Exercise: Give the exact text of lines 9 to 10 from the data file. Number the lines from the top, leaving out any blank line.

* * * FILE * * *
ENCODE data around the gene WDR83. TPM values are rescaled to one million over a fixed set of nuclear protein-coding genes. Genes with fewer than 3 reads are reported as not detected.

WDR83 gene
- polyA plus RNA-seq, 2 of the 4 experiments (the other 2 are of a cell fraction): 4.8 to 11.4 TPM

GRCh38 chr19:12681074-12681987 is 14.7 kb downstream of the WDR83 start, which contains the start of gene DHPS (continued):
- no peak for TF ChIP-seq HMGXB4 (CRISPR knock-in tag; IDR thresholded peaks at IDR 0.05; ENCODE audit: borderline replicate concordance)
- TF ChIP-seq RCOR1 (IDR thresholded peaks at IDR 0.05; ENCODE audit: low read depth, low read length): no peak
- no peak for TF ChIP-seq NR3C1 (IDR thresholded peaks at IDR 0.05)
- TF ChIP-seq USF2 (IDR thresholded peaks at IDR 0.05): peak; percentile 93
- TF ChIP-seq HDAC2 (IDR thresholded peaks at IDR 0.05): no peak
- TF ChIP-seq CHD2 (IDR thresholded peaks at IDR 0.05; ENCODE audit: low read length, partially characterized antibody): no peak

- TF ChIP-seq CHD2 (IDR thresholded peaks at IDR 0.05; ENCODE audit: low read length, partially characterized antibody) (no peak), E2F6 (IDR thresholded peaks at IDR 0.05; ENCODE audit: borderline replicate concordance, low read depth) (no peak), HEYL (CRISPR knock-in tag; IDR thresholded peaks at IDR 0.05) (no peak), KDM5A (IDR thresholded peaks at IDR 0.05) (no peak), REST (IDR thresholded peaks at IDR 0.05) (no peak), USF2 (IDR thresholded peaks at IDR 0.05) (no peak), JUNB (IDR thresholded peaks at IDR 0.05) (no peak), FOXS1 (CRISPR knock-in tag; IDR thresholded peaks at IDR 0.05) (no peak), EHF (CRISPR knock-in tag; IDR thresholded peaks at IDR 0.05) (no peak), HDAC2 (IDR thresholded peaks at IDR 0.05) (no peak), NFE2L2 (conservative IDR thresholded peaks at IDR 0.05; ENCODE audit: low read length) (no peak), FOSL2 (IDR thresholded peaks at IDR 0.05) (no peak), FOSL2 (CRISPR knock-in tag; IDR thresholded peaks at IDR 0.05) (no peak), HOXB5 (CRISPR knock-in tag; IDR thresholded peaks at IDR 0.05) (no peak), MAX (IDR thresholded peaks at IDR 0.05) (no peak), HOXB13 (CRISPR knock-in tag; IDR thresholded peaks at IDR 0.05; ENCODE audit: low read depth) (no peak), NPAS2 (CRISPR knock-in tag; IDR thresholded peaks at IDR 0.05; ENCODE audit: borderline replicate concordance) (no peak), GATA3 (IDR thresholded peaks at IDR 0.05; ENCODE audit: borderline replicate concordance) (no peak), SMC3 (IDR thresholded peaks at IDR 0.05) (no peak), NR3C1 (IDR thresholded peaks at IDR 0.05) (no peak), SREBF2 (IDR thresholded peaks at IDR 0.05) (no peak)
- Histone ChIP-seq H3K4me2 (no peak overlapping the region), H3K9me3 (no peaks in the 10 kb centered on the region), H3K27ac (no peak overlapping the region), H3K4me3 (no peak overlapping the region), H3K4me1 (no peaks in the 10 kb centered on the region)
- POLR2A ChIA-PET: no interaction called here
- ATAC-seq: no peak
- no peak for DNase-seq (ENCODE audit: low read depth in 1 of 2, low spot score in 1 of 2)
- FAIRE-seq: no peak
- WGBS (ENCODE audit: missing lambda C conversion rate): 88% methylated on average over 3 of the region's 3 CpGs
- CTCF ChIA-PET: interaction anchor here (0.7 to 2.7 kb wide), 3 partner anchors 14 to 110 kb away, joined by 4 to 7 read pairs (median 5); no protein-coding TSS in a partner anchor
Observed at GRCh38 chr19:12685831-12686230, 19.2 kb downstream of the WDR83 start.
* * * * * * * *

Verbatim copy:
- TF ChIP-seq HDAC2 (IDR thresholded peaks at IDR 0.05): no peak
- TF ChIP-seq CHD2 (IDR thresholded peaks at IDR 0.05; ENCODE audit: low read length, partially characterized antibody): no peak